India (MNN) — Heat waves in the UK, heavy rains in Japan, cyclones in the Middle East, and wildfires in Greece. Recently, extreme weather has been having a global impact, and now it’s coming to India.
More than 500 people have lost their lives during India’s monsoon season so far, and that number is likely to grow as areas recover from the floods and consolidate their data. Floods are not unexpected during this time of the year, but Erik Morsehead of Mission India says this year has been especially bad.
“We’ve had partners who have lost their homes, and obviously that includes belongings, and those things have been lost. In some cases we’ve had to temporarily pause some of our programs, just for the safety of our partners and those attending.”
Anywhere a program can continue, it will, but that’s just not always possible. Morsehead says that because India is a developing country, the regularity of the monsoons doesn’t mean people can fully prepare.
“Traffic goes into chaos, people have to wade through waist-high water just to reach home, and many vehicles are just abandoned due to the rising floods,” he says. Recently, he was told about a three-story building that collapsed and a nearby building that was evacuated when the foundation began cracking. In those accidents alone, four people lost their lives and five more were critically injured.
It’s not necessarily safer to be in urban or rural areas. “Farming communities are negatively impacted when it floods, or at least crops are, but cities are too,” Morsehead explains. “It’s very densely populated, and it makes it hard for them to get to work.” That being said, crop destruction often has a bigger long-term impact and is harder to rebound from.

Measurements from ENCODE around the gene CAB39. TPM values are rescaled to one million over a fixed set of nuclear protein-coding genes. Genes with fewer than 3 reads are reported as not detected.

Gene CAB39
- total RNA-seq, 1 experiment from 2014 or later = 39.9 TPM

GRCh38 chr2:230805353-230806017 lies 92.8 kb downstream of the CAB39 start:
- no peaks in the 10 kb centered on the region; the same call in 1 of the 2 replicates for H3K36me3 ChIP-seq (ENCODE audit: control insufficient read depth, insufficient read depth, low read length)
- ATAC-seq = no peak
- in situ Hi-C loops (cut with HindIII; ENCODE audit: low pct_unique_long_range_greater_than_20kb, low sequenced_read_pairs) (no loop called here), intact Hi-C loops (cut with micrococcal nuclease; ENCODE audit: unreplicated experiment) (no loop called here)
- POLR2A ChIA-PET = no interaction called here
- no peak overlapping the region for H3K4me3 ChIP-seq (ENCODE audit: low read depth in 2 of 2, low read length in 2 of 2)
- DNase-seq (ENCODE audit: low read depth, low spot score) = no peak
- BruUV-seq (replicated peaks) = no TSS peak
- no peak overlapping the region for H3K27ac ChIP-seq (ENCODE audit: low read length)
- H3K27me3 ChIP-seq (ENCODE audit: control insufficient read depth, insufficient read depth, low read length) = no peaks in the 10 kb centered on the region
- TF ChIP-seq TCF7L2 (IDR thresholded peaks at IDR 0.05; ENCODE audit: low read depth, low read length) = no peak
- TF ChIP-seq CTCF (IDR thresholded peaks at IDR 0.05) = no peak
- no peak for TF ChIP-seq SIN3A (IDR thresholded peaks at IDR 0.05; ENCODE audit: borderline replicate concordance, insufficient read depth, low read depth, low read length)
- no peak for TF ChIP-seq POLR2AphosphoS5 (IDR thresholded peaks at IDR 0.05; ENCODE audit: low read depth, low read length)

Even without the physical problems, India’s infrastructure isn’t strong enough to avoid financial ones. That means that across India, millions of families are facing financial, physical, and emotional crisis.
So what can we do? Pray.
The ministries Mission India supports are planning on getting things back up and running as soon as it is feasible, but they need your support if they’re going to have maximum impact on their communities.
“Just be praying that this weather would subside, that the programs would get back to normal, and that our partners, wherever they can, would come alongside these families and help assist as they restructure their lives in many ways,” Morsehead says.
“When there’s a big disaster of any sort, people are far more receptive to the Gospel and what you want to share. They’re looking for hope, and they’re trying to cling to something or someone.”
Right now, Mission India partners have a chance to “share the ultimate hope of Jesus Christ.” It’s a disaster, but it’s an opportunity for us to share the love of the Gospel. Pray that the hope of God’s Word shines through the disaster.